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Alfonso L.,Hydroinformatics and Knowledge Management | Lobbrecht A.,Hydroinformatics and Knowledge Management | Lobbrecht A.,HydroLogic BV | Price R.,Hydroinformatics and Knowledge Management
Water Resources Research | Year: 2010

Data collection is a critical activity in the management of water systems because it supports informed decision making. Data are collected by means of monitoring networks in which water level gauges are of particular interest because of their implications for flood management. This paper introduces a number of modifications to previously published methods that use information theory to design hydrological monitoring networks in order to make the methods applicable to the design of water level monitors for highly controlled polder systems. The new contributions include the use of a hydrodynamic model for entropy analysis, the introduction of the quantization concept to filter out noisy time series, and the use of total correlation to evaluate the performance of three different pairwise dependence criteria. The resulting approach, water level monitoring design in polders (WMP), is applied to a polder in the Pijnacker region, Netherlands. Results show that relatively few monitors are adequate to collect the information of a polder area in spite of its large number of target water levels. It is found, in addition, that the directional information transfer DITYX is more effective in finding independent monitors, whereas DITYX is better for locating sets of monitors with high joint information content. WMP proves to be a suitable and simple method as part of the design of monitoring networks for polder systems. Copyright 2010 by the American Geophysical Union.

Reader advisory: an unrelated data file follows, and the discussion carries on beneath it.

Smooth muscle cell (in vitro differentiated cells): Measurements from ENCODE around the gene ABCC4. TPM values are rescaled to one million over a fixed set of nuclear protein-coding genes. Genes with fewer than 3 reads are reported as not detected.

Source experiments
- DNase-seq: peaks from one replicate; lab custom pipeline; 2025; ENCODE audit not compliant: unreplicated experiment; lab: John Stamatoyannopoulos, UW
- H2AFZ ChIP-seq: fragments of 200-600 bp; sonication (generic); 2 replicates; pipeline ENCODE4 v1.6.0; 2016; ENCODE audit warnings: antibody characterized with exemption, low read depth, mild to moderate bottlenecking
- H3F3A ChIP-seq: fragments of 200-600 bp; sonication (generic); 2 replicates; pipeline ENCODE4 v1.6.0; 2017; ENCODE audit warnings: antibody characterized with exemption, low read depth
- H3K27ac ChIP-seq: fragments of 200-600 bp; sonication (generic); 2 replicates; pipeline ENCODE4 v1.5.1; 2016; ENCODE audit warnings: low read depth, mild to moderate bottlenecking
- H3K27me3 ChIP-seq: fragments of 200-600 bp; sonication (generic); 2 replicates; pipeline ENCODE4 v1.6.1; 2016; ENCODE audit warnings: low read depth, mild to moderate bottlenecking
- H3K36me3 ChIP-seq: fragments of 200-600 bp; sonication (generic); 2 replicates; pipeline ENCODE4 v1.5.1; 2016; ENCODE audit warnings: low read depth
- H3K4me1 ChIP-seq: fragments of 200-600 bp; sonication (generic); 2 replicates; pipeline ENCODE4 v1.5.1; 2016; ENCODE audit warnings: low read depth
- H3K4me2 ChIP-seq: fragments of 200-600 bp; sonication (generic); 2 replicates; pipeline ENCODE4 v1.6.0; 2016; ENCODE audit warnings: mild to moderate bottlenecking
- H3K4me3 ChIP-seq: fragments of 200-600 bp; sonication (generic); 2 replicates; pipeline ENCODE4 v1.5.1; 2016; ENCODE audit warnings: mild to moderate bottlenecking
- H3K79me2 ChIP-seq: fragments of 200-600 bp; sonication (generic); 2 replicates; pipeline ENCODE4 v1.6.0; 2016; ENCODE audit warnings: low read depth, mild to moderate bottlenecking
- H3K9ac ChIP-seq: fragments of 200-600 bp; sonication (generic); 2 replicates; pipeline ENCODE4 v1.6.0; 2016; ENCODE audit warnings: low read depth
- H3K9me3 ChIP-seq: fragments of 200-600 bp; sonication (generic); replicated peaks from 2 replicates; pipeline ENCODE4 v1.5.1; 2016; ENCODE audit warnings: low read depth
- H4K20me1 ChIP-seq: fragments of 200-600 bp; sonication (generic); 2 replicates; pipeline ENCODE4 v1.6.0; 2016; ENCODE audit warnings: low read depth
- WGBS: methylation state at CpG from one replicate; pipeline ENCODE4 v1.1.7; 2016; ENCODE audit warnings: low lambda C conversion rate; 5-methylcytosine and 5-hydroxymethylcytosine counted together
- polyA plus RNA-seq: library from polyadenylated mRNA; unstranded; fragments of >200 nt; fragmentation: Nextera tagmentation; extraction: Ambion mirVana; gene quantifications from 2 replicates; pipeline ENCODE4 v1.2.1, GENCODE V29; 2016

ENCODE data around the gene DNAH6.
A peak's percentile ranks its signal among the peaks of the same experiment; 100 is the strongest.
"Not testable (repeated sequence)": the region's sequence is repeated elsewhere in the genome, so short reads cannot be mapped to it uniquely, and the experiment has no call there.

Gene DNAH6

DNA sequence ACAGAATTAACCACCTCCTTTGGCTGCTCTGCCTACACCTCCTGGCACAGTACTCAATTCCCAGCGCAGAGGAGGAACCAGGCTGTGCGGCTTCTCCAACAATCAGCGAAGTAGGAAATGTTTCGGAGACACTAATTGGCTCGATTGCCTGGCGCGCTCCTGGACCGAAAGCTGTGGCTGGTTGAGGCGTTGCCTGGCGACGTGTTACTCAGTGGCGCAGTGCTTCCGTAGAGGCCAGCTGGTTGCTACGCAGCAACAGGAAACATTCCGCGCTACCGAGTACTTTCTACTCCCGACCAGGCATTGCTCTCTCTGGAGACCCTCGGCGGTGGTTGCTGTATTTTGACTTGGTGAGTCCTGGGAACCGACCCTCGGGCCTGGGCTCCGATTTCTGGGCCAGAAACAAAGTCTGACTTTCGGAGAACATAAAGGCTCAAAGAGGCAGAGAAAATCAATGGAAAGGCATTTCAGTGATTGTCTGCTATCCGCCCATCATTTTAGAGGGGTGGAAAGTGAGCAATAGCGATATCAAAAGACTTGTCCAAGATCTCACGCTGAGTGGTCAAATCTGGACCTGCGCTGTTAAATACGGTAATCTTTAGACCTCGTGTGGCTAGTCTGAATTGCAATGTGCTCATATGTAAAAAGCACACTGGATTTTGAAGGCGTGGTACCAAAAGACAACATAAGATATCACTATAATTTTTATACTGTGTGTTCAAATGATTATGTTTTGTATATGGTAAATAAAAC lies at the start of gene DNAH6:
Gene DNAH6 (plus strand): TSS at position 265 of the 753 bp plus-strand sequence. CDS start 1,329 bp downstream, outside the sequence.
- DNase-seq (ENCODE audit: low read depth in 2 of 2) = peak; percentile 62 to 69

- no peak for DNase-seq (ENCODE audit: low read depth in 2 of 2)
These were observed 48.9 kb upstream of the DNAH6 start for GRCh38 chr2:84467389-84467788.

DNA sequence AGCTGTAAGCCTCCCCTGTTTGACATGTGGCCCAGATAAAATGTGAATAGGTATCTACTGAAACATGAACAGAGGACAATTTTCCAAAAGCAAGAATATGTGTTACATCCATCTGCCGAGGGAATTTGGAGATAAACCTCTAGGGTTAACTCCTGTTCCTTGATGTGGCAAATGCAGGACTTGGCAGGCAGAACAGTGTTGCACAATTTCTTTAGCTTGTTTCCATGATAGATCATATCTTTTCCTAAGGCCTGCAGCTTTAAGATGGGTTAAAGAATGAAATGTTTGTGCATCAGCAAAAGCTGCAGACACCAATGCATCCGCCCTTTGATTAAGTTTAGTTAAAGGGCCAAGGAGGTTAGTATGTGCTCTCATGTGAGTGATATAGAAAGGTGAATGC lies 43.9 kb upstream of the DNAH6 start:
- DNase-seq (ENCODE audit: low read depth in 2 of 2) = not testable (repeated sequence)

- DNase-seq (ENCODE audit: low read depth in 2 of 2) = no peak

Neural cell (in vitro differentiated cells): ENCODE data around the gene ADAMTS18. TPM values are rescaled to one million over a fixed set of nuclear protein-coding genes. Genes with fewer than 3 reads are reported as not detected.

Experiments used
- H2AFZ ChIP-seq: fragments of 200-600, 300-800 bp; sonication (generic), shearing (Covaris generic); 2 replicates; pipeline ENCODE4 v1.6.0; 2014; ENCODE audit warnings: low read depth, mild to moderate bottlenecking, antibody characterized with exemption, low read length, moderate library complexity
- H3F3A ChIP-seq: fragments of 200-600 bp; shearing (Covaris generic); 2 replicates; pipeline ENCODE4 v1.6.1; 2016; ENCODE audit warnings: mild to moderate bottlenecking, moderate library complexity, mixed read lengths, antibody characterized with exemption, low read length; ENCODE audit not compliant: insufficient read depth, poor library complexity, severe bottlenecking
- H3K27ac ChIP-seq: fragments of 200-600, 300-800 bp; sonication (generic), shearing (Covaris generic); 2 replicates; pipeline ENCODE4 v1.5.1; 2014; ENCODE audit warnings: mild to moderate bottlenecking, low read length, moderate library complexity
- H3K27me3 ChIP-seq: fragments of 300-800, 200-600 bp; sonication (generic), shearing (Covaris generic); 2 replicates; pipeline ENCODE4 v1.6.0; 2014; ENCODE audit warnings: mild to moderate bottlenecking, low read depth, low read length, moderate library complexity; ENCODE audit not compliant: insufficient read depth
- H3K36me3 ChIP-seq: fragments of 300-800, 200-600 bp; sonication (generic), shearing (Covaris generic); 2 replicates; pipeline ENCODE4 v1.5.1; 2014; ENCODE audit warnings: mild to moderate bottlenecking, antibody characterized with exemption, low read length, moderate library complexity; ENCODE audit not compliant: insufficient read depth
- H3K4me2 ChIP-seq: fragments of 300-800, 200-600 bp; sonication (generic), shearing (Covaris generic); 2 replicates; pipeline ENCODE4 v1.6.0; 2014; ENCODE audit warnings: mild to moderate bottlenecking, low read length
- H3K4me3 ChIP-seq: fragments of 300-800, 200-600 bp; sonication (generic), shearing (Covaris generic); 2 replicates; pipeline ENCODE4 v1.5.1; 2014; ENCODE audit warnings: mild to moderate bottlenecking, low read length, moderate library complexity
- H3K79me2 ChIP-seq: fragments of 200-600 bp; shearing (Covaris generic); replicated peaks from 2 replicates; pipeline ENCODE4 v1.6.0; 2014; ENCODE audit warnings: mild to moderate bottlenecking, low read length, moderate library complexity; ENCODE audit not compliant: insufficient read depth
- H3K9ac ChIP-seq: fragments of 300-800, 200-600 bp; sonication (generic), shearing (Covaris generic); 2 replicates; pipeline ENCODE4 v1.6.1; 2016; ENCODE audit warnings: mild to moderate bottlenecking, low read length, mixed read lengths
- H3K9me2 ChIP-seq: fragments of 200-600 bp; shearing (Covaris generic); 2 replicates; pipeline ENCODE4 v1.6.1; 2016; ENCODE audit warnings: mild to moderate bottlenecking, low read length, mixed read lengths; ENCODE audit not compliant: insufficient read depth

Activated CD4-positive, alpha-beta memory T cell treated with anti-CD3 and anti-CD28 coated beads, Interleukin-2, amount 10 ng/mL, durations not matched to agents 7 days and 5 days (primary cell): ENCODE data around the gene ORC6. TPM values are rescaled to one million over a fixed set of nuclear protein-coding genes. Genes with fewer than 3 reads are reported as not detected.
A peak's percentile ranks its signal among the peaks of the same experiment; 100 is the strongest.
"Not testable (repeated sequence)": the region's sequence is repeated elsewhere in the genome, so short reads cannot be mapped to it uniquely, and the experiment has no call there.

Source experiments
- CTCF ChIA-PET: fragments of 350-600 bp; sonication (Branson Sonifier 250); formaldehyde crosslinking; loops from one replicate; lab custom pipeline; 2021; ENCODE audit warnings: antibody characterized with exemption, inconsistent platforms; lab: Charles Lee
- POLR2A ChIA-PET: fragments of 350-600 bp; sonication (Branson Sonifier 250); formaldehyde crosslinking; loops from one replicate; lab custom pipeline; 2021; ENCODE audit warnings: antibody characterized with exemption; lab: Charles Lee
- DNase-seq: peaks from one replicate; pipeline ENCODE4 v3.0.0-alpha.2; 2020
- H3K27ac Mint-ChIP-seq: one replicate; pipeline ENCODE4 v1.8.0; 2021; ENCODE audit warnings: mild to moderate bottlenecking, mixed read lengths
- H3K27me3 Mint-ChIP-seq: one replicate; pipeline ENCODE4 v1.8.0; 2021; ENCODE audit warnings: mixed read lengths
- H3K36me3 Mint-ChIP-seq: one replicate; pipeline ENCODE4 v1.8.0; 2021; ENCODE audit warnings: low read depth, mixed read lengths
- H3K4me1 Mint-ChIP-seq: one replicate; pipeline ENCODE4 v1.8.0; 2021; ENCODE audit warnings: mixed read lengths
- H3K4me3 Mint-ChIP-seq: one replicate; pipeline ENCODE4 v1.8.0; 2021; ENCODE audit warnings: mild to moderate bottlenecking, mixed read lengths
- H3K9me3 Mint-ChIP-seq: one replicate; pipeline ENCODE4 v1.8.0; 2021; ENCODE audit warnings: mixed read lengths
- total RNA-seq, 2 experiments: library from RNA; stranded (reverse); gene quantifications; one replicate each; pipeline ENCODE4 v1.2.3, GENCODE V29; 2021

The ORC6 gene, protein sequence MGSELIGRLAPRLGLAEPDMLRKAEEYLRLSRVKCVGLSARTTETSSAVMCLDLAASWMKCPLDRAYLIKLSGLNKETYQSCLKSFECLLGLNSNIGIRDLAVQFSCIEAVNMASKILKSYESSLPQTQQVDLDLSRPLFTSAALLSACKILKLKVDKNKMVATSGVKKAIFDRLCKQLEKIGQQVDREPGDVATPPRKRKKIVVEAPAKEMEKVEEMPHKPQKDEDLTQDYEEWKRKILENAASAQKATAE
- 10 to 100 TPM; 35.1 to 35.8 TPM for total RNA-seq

Alfonso L.,Hydroinformatics and Knowledge Management | Lobbrecht A.,Hydroinformatics and Knowledge Management | Lobbrecht A.,HydroLogic BV | Price R.,Hydroinformatics and Knowledge Management
Water Resources Research | Year: 2010

A method for siting water level monitors based on information theory measurements is presented. The first measurement is joint entropy, which evaluates the amount of information content that a monitoring set is able to collect, and the second measurement is total correlation, which evaluates the level of dependency or redundancy among monitors in the set. In order to find the most convenient set of places to put monitors from a large number of potential sites, a multiobjective optimization problem is posed under two different considerations: (1) taking into account the costs of placing new monitors and (2) considering the cost of placing monitors too close to hydraulic structures. In both cases, the joint entropy of the set is maximized and its total correlation is minimized. The costs are considered in terms of information theory units, for which additional terms affecting the objective functions are introduced. The proposed method is applied in a case study of the Delfland region, Netherlands. Results show that total correlation is an effective way to measure multivariate independency and that it must be combined with joint entropy to get results that cover a significant proportion of the total information content of the system. The maximization of joint entropy gives results that cover between 82% and 85% of the total information content. Copyright 2010 by the American Geophysical Union.

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